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Today, the big names in online daily sports fantasy announced that they would be “suspending” action on college sports.

According to a report by ESPN, this action is the result of negotiations between the online sports betting services and the NCAA, which, not shockingly, opposes any kind of betting on college sports. The organization doesn’t like the pressure it could exert on its young, inexperienced, and “amateur” players. And while the “daily fantasy” services continue to insist that they offer games of skill and not chance, their legality is rapidly becoming a national issue. ESPN points out:

College sports, both football and basketball, represent only 3 percent of FanDuel’s revenue. At DraftKings, the NFL daily fantasy market is 10 to 20 times larger than the college football market.


So the loss for these services is minimal, while making a deal with the NCAA, may forestall it from joining those who want to see the services dead.

A majority of states—30 so far—have introduced legislation regulating the action of daily fantasy sports this year. Five of those bills have an explicit ban on amateur sports being included in daily fantasy. Indiana and Massachusetts already have regulations prohibiting it. Plus, FanDuel and DraftKings are in a battle with the New York State Attorney General over whether they can even operate in the state. And then there’s the FBI, which is also poking around to see if this is legal.

Whether or not it makes sense for websites to have to negotiate so many different laws and change how they operate in every state is another question. But daily fantasy is probably betting on the state laws being, on the whole, less restrictive than a federal one would be. Part of the reason they insist on being called a game of skill rather than a game of chance is to avoid existing prohibitions against online gambling in games of luck.

FanDuel’s statement on the matter bills the whole thing as “voluntary” and trumpets the cooperation of the NCAA on “smart regulations for the fantasy sports industry.” The statement says, in part:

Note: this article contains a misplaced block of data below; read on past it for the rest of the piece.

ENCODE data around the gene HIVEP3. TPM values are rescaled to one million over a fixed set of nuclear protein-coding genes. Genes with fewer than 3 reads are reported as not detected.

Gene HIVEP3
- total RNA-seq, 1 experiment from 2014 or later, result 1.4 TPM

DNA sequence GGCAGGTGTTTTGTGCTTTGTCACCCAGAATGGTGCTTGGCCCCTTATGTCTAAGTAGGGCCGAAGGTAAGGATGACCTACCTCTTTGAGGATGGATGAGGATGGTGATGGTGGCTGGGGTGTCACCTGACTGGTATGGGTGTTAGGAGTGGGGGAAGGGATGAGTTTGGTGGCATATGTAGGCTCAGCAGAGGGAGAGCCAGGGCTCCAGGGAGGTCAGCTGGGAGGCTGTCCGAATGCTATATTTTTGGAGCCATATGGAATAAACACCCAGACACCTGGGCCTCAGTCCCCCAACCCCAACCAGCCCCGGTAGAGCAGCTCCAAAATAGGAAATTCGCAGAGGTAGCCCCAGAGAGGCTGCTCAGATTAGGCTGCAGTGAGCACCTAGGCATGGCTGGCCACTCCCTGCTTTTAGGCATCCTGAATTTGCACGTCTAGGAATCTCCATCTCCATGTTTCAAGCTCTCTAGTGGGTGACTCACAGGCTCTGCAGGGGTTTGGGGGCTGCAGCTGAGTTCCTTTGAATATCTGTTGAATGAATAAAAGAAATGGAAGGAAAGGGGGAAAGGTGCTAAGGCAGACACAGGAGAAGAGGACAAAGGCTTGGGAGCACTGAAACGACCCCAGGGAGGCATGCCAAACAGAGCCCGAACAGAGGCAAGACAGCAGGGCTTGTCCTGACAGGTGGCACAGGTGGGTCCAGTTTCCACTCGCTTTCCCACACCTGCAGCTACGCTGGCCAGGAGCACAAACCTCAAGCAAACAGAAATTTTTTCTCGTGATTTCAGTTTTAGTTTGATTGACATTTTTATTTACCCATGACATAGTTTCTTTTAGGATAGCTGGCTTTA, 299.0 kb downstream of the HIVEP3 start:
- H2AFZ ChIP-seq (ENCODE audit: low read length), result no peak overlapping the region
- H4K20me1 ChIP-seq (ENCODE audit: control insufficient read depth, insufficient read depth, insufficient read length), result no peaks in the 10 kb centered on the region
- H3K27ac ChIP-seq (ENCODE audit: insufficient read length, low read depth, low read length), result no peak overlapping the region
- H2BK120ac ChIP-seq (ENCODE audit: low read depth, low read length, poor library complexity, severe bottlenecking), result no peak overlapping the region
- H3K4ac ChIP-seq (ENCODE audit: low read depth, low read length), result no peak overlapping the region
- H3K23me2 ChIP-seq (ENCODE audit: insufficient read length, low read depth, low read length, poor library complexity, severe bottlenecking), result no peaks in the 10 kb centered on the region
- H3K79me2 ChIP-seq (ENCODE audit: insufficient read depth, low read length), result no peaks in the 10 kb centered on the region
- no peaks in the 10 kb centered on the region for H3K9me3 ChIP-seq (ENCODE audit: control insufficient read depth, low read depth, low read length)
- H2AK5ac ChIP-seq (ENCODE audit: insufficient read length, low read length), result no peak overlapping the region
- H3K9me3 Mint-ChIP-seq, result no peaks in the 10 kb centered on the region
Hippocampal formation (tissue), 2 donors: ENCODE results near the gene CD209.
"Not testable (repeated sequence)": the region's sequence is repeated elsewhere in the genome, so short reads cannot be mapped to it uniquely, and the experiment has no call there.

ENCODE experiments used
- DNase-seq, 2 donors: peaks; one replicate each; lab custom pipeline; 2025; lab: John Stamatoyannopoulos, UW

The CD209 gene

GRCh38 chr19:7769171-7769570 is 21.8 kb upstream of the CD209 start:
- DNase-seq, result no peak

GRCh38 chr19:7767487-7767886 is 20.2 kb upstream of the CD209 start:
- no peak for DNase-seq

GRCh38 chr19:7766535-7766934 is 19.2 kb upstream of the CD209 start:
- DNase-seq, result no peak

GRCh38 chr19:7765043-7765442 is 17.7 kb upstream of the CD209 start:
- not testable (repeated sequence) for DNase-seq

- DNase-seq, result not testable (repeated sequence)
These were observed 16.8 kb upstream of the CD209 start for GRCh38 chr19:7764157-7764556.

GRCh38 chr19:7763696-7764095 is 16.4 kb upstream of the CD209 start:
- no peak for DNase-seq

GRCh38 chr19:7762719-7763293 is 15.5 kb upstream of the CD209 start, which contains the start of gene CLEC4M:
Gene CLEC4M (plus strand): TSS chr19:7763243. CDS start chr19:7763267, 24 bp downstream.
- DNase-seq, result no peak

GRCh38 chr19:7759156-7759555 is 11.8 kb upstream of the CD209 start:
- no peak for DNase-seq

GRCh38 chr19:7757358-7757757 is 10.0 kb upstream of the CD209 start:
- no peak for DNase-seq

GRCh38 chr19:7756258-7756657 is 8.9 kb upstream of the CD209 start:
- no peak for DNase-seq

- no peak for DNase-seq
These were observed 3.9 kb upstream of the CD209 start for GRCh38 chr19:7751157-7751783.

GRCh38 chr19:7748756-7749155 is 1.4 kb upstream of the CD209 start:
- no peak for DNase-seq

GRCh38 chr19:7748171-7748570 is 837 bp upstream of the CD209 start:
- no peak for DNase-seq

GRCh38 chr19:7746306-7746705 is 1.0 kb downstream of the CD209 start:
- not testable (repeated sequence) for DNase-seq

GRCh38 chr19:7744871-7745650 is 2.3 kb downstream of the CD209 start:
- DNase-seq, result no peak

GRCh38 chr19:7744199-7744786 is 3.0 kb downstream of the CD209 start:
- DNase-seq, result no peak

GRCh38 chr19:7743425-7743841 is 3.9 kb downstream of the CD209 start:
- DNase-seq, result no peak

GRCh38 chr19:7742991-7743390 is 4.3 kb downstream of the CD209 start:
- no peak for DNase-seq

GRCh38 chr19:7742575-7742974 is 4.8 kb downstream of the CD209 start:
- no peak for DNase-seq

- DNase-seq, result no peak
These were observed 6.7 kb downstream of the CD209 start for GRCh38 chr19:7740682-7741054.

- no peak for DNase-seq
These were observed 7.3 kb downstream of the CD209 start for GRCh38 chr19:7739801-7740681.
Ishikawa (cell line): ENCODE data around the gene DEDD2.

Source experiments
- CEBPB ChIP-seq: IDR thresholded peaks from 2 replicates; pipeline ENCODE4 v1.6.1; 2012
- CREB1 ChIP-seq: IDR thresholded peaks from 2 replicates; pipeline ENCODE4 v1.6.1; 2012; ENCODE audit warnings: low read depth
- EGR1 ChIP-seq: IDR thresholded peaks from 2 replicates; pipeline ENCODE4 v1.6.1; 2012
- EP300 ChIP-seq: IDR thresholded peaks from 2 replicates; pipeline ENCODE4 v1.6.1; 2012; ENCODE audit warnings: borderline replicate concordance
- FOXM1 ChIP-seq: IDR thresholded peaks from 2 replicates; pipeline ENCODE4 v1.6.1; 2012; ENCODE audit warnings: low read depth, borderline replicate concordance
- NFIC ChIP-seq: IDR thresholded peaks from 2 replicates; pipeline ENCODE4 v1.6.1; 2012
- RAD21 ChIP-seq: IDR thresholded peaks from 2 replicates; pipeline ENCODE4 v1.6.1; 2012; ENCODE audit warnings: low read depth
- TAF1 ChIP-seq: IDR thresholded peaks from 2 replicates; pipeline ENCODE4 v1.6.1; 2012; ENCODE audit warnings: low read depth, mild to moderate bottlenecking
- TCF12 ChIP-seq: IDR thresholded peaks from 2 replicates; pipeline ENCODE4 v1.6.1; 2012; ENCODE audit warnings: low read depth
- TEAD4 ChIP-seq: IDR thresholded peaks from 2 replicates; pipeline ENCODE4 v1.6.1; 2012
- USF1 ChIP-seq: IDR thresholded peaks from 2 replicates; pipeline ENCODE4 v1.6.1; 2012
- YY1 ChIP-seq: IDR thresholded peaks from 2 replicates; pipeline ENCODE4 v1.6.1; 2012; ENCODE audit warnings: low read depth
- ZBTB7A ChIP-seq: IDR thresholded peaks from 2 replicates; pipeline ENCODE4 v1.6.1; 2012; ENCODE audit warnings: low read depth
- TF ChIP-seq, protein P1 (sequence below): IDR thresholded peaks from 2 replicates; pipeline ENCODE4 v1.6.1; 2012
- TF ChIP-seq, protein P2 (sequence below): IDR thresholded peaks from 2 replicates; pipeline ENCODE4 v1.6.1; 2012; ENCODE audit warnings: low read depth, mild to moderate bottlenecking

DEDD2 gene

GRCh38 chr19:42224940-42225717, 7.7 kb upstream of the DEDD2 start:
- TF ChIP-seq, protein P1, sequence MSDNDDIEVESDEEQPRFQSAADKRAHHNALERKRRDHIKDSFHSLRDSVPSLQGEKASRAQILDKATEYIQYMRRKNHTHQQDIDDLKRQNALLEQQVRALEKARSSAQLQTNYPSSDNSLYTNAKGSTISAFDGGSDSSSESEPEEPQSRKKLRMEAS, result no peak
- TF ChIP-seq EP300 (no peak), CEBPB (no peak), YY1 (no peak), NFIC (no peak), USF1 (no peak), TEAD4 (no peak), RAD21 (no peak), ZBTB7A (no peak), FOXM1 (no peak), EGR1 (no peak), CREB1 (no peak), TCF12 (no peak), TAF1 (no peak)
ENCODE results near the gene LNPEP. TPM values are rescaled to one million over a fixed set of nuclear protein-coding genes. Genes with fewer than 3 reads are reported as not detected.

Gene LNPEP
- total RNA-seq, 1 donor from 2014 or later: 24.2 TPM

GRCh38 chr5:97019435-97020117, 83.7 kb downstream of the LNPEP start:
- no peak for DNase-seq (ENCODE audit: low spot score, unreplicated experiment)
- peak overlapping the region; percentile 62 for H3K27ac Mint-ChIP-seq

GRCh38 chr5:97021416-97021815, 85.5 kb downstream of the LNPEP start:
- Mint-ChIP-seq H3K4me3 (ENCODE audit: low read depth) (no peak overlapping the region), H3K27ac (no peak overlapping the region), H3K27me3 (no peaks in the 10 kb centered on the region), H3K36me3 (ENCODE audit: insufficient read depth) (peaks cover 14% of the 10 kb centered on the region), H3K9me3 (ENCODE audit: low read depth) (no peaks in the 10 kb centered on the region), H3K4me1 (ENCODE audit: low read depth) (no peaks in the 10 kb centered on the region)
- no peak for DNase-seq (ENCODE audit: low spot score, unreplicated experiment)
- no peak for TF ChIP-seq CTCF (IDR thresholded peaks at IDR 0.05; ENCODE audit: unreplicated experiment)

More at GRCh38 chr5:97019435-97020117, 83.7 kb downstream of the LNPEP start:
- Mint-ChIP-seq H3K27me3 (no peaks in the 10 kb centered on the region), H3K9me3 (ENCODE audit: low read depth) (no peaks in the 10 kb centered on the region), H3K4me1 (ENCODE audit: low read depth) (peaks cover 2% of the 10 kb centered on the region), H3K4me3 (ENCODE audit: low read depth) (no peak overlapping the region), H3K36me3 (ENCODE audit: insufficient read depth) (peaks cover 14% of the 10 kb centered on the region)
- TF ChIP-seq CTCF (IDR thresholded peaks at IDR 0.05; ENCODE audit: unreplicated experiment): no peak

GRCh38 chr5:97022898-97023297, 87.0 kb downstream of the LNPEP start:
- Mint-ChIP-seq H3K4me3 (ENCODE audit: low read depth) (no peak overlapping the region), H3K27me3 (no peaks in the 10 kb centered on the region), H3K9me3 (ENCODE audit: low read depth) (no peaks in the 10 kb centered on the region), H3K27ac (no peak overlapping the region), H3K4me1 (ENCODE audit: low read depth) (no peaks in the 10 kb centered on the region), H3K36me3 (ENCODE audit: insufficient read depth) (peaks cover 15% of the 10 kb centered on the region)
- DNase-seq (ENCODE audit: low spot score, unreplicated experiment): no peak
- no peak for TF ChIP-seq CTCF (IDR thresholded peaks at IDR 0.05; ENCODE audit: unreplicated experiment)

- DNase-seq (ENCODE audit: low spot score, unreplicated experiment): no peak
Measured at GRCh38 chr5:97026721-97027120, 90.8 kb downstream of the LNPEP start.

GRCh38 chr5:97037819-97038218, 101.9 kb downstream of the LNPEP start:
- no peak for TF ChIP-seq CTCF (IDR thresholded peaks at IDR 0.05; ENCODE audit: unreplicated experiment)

As a part of a new agreement with the NCAA, we have decided to voluntarily and indefinitely suspend college sports contests in all states upon the conclusion of this week’s college basketball games. As a leader in calling for smart, common sense regulations for the fantasy sports industry, FanDuel has had months of productive conversations with the NCAA, their member institutions, and various state legislators to better understand their concerns around fantasy sports contests based on amateur athletics. It is clear that this is an issue that matters to a variety of constituencies and we feel that the best path forward is to suspend offering these contests pending resolution on the issue within state legislatures.


The rest of the statement is focused on projecting a rosy outlook for fantasy sports, which is no surprise. The services can’t make this look like a setback while they gear up to argue in state legislatures. Especially since NCAA president Mark Emmert said in his statement, “We will work diligently with our member schools over the coming year to ensure such amateur sports ‘carve outs’ are included in pending states’ legislation.” Having the NCAA lobby to just exclude college sports from online fantasy is much less dangerous to the industry than having them lobby against the sites as a whole.

In the short term, what this means is that any March Madness-based games will end at the end of this week. A spokesperson for FanDuel told me that this means the suspension will begin, “After the games on Saturday. You can’t run fantasy with just one game so we’ll be done by Monday anyways.”


In the long term, states might pass enough laws deciding what FanDuel and DraftKings can do in each state that they might be up and running, at least in some places, by the time college football starts back up again.